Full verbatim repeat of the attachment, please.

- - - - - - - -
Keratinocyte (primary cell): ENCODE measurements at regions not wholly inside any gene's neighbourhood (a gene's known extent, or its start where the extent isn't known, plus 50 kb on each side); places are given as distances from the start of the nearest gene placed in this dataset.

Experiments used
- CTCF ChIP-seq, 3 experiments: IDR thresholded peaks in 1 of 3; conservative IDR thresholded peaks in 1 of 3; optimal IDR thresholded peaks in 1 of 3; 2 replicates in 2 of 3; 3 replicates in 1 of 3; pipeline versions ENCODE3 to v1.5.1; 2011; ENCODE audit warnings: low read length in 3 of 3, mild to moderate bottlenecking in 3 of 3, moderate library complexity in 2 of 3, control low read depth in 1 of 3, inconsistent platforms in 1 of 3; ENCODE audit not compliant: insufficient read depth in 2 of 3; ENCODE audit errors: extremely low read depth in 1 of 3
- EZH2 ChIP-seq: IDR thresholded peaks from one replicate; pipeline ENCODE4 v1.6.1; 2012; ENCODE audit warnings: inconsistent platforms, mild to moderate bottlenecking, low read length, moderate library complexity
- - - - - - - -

Keratinocyte (primary cell): ENCODE measurements at regions not wholly inside any gene's neighbourhood (a gene's known extent, or its start where the extent isn't known, plus 50 kb on each side); places are given as distances from the start of the nearest gene placed in this dataset.

Experiments used
- CTCF ChIP-seq, 3 experiments: IDR thresholded peaks in 1 of 3; conservative IDR thresholded peaks in 1 of 3; optimal IDR thresholded peaks in 1 of 3; 2 replicates in 2 of 3; 3 replicates in 1 of 3; pipeline versions ENCODE3 to v1.5.1; 2011; ENCODE audit warnings: low read length in 3 of 3, mild to moderate bottlenecking in 3 of 3, moderate library complexity in 2 of 3, control low read depth in 1 of 3, inconsistent platforms in 1 of 3; ENCODE audit not compliant: insufficient read depth in 2 of 3; ENCODE audit errors: extremely low read depth in 1 of 3
- EZH2 ChIP-seq: IDR thresholded peaks from one replicate; pipeline ENCODE4 v1.6.1; 2012; ENCODE audit warnings: inconsistent platforms, mild to moderate bottlenecking, low read length, moderate library complexity